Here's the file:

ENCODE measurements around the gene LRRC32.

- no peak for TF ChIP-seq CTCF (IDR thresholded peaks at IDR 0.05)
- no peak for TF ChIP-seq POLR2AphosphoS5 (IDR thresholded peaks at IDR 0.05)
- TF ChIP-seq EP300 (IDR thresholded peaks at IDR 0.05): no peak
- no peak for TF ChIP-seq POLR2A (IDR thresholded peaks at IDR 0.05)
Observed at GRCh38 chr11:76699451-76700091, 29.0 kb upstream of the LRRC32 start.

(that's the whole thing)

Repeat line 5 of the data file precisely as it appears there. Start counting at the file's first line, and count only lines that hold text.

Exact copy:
- no peak for TF ChIP-seq POLR2A (IDR thresholded peaks at IDR 0.05)